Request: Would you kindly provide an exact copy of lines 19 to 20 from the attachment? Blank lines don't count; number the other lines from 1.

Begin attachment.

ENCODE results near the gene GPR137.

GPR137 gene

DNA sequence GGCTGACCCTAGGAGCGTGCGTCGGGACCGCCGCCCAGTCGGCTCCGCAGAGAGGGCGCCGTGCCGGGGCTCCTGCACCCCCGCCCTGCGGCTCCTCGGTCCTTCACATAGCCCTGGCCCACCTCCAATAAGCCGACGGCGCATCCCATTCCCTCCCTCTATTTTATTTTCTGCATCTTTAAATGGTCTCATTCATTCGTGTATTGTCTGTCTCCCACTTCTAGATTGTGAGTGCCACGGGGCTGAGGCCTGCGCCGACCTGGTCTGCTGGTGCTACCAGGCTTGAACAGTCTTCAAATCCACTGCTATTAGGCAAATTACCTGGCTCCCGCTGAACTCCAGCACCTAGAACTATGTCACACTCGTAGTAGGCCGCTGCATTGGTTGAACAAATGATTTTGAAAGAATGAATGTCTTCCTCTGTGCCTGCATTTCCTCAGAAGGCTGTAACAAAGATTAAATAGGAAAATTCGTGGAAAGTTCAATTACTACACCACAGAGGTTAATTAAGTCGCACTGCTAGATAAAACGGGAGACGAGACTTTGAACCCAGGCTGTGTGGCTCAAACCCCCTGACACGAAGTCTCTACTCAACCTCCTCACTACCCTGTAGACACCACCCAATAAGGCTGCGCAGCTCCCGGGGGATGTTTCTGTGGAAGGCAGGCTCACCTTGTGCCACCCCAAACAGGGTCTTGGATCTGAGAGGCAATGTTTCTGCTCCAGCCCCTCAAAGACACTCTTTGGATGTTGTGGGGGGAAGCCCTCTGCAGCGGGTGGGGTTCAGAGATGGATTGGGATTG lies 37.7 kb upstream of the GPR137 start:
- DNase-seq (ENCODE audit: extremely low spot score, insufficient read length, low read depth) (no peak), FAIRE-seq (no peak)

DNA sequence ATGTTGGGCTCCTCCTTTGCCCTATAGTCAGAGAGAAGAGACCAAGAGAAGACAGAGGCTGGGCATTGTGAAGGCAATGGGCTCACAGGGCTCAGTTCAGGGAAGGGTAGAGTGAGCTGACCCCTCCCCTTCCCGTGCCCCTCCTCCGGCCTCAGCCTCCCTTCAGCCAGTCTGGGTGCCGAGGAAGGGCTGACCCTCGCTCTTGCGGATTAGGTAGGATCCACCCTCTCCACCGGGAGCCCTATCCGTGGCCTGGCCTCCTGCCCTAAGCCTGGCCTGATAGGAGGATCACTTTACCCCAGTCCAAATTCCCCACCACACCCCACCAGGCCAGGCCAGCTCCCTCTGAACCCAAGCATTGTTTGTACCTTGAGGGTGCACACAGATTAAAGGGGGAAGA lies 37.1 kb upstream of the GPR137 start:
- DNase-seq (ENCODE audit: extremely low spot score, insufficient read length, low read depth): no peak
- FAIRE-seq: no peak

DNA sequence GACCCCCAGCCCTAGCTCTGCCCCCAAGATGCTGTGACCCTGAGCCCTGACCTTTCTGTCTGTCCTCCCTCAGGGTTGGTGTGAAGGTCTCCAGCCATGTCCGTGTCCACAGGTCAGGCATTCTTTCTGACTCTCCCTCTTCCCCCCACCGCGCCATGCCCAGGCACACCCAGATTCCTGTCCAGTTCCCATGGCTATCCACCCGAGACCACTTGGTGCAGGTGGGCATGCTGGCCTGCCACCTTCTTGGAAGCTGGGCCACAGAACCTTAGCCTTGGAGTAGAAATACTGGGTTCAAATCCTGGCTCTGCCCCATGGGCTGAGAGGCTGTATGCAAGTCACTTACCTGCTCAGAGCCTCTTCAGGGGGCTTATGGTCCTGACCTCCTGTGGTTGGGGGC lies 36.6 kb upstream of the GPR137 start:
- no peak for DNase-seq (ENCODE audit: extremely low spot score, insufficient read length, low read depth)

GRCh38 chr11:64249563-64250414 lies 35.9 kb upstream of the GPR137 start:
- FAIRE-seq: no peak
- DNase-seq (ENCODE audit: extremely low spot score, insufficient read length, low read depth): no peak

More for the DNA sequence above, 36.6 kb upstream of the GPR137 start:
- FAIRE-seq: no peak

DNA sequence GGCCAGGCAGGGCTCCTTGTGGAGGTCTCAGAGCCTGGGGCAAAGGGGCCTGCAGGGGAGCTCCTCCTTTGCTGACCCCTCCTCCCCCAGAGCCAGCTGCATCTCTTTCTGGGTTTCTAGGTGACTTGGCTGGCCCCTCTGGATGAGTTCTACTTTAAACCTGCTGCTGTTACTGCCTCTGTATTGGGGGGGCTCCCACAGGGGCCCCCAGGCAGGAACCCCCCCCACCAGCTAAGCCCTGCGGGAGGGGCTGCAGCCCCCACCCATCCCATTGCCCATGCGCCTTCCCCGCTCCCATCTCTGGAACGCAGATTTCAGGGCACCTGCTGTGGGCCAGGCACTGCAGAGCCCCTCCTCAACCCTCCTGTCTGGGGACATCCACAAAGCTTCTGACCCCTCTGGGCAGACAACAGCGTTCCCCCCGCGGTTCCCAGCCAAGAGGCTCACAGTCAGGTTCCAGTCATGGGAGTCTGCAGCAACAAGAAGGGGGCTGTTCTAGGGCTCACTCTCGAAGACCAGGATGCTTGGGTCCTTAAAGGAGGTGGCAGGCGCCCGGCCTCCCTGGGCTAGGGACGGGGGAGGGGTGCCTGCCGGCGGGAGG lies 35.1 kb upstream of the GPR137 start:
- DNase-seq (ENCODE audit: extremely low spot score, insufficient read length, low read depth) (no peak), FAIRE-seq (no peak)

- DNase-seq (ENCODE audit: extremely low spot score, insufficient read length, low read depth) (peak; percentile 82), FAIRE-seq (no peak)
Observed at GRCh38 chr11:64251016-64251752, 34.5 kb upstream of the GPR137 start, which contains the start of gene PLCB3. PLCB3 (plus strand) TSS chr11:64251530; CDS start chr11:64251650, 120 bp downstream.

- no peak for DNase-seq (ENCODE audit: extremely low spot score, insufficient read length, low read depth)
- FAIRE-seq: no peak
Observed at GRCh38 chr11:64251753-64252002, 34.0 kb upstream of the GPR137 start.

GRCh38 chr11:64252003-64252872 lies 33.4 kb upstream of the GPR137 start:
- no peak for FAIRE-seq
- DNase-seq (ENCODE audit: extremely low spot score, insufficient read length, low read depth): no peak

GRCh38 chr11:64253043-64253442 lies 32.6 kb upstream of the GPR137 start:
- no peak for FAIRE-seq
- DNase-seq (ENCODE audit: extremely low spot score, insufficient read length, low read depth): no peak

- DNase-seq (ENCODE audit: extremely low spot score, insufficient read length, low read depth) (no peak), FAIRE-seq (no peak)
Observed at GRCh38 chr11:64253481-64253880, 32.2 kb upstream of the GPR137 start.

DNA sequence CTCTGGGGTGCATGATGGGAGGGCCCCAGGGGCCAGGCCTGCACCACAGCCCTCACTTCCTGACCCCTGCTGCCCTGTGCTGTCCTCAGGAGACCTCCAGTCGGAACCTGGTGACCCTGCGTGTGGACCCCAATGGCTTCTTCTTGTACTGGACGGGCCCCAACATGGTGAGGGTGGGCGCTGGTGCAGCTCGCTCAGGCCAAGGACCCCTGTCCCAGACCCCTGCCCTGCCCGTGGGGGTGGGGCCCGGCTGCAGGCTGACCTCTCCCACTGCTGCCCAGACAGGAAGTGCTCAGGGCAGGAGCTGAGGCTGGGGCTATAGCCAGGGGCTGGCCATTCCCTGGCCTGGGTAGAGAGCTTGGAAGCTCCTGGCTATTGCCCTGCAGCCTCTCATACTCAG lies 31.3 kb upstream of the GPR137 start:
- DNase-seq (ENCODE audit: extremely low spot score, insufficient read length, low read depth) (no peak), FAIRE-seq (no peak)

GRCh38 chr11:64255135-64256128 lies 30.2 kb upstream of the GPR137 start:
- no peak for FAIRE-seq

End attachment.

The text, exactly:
- no peak for DNase-seq (ENCODE audit: extremely low spot score, insufficient read length, low read depth)
- FAIRE-seq: no peak